- Binomial Distribution
- a discrete random variable (RV) that arises from Bernoulli trials. There are a fixed number, n, of independent trials. “Independent” means that the result of any trial (for example, trial 1) does not affect the results of the following trials, and all trials are conducted under the same conditions. Under these circumstances the binomial RV Χ is defined as the number of successes in n trials. The notation is: X ~ B(n, p) μ = np and the standard deviation is $\sigma =\sqrt{npq}$. The probability of exactly x successes in n trials is $P(X=x)=\left(\begin{array}{c}n\\ x\end{array}\right){p}^{x}{q}^{n-x}$.
- Central Limit Theorem
- Given a random variable (RV) with known mean $\mu $ and known standard deviation σ. We are sampling with size n and we are interested in two new RVs - the sample mean, $\overline{X}$, and the sample sum, $\Sigma X$. If the size n of the sample is sufficiently large, then $\overline{X}~N\left(\mu \text{,}\frac{\sigma}{\sqrt{n}}\right)$ and $\Sigma X~N(n\mu ,\sqrt{n}\sigma )$. If the size n of the sample is sufficiently large, then the distribution of the sample means and the distribution of the sample sums will approximate a normal distribution regardless of the shape of the population. The mean of the sample means will equal the population mean and the mean of the sample sums will equal n times the population mean. The standard deviation of the distribution of the sample means, $\frac{\sigma}{\sqrt{n}}$, is called the standard error of the mean.
- Confidence Interval (CI)
- an interval estimate for an unknown population parameter. This depends on:
- The desired confidence level.
- Information that is known about the distribution (for example, known standard deviation).
- The sample and its size.
- Hypothesis
- a statement about the value of a population parameter, in case of two hypotheses, the statement assumed to be true is called the null hypothesis (notation H_{0}) and the contradictory statement is called the alternative hypothesis (notation H_{a}).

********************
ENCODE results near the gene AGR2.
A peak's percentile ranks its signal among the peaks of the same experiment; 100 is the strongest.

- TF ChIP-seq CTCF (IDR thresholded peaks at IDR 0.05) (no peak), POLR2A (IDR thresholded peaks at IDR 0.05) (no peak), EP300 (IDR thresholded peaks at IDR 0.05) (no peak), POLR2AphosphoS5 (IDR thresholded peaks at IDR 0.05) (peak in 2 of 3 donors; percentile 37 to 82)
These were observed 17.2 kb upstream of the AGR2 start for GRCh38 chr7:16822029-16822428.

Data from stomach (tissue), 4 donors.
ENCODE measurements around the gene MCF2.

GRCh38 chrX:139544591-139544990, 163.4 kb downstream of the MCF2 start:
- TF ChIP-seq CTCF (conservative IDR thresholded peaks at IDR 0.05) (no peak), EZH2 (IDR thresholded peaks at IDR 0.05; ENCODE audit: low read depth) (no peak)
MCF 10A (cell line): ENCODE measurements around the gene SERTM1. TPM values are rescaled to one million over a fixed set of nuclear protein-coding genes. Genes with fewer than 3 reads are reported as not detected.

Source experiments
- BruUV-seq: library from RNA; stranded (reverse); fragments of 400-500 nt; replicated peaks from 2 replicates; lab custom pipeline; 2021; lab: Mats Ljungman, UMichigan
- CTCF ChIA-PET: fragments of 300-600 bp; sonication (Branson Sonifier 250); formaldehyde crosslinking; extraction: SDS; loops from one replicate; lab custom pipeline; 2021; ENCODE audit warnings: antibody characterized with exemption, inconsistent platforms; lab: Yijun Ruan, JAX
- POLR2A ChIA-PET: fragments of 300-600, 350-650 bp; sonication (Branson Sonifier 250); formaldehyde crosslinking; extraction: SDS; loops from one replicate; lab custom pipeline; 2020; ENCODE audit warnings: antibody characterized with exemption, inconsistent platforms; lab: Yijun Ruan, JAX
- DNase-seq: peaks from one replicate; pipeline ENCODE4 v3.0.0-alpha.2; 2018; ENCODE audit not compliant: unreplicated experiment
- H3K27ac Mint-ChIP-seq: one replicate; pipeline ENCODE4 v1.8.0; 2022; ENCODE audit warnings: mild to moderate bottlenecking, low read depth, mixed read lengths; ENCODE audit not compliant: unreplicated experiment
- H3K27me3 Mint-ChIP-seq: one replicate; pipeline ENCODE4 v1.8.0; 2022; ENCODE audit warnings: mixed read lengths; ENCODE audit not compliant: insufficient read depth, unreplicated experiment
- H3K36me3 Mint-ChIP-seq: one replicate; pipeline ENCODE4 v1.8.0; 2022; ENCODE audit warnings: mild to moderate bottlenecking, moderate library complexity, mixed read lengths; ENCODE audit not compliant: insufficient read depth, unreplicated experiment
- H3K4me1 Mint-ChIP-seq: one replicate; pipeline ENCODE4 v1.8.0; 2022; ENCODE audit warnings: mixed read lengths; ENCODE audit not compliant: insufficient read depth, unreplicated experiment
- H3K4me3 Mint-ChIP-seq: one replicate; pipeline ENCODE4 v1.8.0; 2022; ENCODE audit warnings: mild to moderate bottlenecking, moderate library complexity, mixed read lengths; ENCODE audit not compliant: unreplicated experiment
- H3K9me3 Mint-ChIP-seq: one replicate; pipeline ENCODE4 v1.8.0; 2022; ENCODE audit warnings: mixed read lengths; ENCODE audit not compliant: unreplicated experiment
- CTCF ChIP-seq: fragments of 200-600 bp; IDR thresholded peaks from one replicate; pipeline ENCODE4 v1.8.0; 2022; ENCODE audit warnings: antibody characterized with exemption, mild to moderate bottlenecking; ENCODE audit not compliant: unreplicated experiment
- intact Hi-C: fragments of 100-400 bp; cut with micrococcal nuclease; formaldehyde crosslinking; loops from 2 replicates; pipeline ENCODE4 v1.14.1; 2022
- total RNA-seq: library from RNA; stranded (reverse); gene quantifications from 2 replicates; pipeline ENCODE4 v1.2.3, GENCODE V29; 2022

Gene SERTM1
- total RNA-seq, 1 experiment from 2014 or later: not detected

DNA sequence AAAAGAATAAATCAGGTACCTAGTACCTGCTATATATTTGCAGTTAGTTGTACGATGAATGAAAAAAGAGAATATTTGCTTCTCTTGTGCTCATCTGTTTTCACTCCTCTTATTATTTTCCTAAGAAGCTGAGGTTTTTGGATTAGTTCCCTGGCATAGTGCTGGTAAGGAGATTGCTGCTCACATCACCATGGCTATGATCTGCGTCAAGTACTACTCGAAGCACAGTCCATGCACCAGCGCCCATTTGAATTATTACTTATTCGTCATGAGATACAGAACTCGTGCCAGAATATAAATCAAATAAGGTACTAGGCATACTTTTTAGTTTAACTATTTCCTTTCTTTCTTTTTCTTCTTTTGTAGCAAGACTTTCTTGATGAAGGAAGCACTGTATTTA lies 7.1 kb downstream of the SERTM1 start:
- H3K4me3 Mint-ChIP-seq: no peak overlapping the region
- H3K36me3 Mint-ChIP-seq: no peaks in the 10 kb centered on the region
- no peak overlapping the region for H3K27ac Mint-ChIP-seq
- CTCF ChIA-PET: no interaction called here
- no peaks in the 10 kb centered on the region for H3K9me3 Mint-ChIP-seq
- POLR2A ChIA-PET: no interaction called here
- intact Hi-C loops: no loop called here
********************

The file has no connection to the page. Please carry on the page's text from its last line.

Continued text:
- Hypothesis Testing
- Based on sample evidence, a procedure for determining whether the hypothesis stated is a reasonable statement and should not be rejected, or is unreasonable and should be rejected.
- Level of Significance of the Test
- probability of a Type I error (reject the null hypothesis when it is true). Notation: α. In hypothesis testing, the Level of Significance is called the preconceived α or the preset α.
- Normal Distribution
- a continuous random variable (RV) with pdf $f(x)=\frac{1}{\sigma \sqrt{2\pi}}{e}^{\frac{-{(x-\mu )}^{2}}{2{\sigma}^{2}}}$, where μ is the mean of the distribution, and σ is the standard deviation, notation: X ~ N(μ, σ). If μ = 0 and σ = 1, the RV is called the standard normal distribution.
- p-value
- the probability that an event will happen purely by chance assuming the null hypothesis is true. The smaller the p-value, the stronger the evidence is against the null hypothesis.
- Standard Deviation
- a number that is equal to the square root of the variance and measures how far data values are from their mean; notation: s for sample standard deviation and σ for population standard deviation.
- Student's t-Distribution
- investigated and reported by William S. Gossett in 1908 and published under the pseudonym Student. The major characteristics of the random variable (RV) are:
- It is continuous and assumes any real values.
- The pdf is symmetrical about its mean of zero. However, it is more spread out and flatter at the apex than the normal distribution.
- It approaches the standard normal distribution as n gets larger.
- There is a "family" of t distributions: every representative of the family is completely defined by the number of degrees of freedom which is one less than the number of data items.
- Type 1 Error
- The decision is to reject the null hypothesis when, in fact, the null hypothesis is true.
- Type 2 Error
- The decision is not to reject the null hypothesis when, in fact, the null hypothesis is false.